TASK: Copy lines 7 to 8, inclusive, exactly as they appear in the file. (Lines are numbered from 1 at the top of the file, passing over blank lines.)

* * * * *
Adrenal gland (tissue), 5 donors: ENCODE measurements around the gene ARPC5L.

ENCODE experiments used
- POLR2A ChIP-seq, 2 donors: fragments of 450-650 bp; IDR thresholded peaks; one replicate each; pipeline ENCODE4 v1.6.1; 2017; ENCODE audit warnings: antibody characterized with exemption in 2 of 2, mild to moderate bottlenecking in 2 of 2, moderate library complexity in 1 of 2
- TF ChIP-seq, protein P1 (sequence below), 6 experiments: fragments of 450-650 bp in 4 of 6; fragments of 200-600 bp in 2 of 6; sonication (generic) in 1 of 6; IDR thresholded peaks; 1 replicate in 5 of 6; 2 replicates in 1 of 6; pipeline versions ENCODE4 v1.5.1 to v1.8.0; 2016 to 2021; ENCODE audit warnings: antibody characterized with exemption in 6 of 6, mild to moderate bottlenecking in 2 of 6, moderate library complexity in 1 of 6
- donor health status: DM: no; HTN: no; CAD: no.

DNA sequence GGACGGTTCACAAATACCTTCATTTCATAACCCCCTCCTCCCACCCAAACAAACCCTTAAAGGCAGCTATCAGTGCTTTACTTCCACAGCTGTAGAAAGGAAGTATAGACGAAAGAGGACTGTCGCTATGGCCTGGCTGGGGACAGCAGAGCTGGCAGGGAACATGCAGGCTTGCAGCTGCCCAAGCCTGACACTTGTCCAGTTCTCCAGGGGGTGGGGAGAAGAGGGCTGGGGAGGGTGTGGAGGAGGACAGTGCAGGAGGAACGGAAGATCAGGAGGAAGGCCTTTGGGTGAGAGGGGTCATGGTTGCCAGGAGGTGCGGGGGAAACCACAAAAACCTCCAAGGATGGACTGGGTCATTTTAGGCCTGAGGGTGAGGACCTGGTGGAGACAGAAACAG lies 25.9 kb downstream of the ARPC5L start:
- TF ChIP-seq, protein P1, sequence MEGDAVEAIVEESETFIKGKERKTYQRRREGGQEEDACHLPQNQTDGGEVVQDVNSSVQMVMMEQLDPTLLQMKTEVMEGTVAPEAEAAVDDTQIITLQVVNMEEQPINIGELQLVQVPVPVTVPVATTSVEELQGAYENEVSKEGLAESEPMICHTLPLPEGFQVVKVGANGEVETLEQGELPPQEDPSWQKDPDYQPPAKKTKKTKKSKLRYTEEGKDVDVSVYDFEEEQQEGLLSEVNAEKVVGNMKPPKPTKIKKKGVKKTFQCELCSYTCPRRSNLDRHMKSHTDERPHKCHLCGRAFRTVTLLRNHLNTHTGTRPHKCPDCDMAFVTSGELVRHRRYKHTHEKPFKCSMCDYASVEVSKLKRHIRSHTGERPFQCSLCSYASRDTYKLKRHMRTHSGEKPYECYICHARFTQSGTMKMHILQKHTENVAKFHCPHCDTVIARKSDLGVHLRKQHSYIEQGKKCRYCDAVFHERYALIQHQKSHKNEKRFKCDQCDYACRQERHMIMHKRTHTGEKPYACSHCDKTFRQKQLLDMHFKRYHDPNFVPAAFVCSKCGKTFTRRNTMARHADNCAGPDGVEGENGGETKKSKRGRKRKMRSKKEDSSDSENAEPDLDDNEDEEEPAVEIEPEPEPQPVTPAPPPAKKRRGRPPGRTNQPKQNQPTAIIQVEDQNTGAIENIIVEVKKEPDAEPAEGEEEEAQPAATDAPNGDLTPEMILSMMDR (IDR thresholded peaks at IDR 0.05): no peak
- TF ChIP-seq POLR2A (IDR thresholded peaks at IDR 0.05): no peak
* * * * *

- TF ChIP-seq, protein P1, sequence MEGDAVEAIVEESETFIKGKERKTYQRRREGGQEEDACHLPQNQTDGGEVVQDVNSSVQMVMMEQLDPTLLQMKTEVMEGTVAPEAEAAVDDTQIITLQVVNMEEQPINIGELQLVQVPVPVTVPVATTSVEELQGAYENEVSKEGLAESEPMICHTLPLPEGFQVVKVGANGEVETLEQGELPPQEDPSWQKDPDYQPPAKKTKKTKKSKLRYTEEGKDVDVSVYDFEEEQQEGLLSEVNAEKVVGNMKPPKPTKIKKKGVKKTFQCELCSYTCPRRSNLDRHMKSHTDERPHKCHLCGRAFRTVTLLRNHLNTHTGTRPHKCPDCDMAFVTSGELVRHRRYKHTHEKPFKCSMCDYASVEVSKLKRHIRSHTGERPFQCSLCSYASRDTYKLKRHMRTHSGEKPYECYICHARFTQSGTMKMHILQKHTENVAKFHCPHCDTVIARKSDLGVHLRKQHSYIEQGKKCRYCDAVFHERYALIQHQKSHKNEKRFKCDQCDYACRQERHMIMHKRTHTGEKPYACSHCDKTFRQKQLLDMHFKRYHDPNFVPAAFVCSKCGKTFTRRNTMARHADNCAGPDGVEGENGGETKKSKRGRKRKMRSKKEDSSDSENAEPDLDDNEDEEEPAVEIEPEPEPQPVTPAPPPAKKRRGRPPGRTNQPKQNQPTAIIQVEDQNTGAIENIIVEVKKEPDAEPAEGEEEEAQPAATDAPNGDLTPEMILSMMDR (IDR thresholded peaks at IDR 0.05): no peak
- TF ChIP-seq POLR2A (IDR thresholded peaks at IDR 0.05): no peak